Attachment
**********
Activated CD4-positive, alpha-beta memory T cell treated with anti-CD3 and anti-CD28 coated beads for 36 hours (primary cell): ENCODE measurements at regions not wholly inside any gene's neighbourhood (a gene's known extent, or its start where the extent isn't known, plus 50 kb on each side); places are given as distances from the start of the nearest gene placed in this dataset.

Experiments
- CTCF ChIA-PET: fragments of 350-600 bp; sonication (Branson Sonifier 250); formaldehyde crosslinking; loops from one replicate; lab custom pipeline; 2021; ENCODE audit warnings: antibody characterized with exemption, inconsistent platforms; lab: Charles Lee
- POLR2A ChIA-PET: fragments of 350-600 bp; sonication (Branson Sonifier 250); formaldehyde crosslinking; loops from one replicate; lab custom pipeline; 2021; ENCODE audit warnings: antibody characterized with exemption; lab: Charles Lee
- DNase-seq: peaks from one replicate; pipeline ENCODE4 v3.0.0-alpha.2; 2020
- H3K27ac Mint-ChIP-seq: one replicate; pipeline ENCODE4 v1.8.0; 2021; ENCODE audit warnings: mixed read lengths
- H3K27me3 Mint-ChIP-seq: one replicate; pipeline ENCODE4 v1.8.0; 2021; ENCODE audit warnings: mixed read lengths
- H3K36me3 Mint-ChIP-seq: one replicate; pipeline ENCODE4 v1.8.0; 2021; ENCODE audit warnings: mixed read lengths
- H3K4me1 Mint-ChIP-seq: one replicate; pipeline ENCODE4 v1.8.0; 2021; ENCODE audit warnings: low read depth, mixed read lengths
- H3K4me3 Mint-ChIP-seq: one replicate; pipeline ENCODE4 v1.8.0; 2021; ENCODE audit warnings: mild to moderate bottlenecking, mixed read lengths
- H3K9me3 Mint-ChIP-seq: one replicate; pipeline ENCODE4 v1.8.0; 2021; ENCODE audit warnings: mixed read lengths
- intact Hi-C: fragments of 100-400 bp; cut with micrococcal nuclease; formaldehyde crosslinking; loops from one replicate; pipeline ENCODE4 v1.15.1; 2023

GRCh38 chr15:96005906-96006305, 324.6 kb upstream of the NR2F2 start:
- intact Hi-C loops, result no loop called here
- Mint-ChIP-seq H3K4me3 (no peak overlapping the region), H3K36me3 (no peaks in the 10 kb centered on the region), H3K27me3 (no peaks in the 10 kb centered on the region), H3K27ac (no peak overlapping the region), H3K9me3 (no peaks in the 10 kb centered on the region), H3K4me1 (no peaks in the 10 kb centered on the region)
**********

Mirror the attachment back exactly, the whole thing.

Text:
Activated CD4-positive, alpha-beta memory T cell treated with anti-CD3 and anti-CD28 coated beads for 36 hours (primary cell): ENCODE measurements at regions not wholly inside any gene's neighbourhood (a gene's known extent, or its start where the extent isn't known, plus 50 kb on each side); places are given as distances from the start of the nearest gene placed in this dataset.

Experiments
- CTCF ChIA-PET: fragments of 350-600 bp; sonication (Branson Sonifier 250); formaldehyde crosslinking; loops from one replicate; lab custom pipeline; 2021; ENCODE audit warnings: antibody characterized with exemption, inconsistent platforms; lab: Charles Lee
- POLR2A ChIA-PET: fragments of 350-600 bp; sonication (Branson Sonifier 250); formaldehyde crosslinking; loops from one replicate; lab custom pipeline; 2021; ENCODE audit warnings: antibody characterized with exemption; lab: Charles Lee
- DNase-seq: peaks from one replicate; pipeline ENCODE4 v3.0.0-alpha.2; 2020
- H3K27ac Mint-ChIP-seq: one replicate; pipeline ENCODE4 v1.8.0; 2021; ENCODE audit warnings: mixed read lengths
- H3K27me3 Mint-ChIP-seq: one replicate; pipeline ENCODE4 v1.8.0; 2021; ENCODE audit warnings: mixed read lengths
- H3K36me3 Mint-ChIP-seq: one replicate; pipeline ENCODE4 v1.8.0; 2021; ENCODE audit warnings: mixed read lengths
- H3K4me1 Mint-ChIP-seq: one replicate; pipeline ENCODE4 v1.8.0; 2021; ENCODE audit warnings: low read depth, mixed read lengths
- H3K4me3 Mint-ChIP-seq: one replicate; pipeline ENCODE4 v1.8.0; 2021; ENCODE audit warnings: mild to moderate bottlenecking, mixed read lengths
- H3K9me3 Mint-ChIP-seq: one replicate; pipeline ENCODE4 v1.8.0; 2021; ENCODE audit warnings: mixed read lengths
- intact Hi-C: fragments of 100-400 bp; cut with micrococcal nuclease; formaldehyde crosslinking; loops from one replicate; pipeline ENCODE4 v1.15.1; 2023

GRCh38 chr15:96005906-96006305, 324.6 kb upstream of the NR2F2 start:
- intact Hi-C loops, result no loop called here
- Mint-ChIP-seq H3K4me3 (no peak overlapping the region), H3K36me3 (no peaks in the 10 kb centered on the region), H3K27me3 (no peaks in the 10 kb centered on the region), H3K27ac (no peak overlapping the region), H3K9me3 (no peaks in the 10 kb centered on the region), H3K4me1 (no peaks in the 10 kb centered on the region)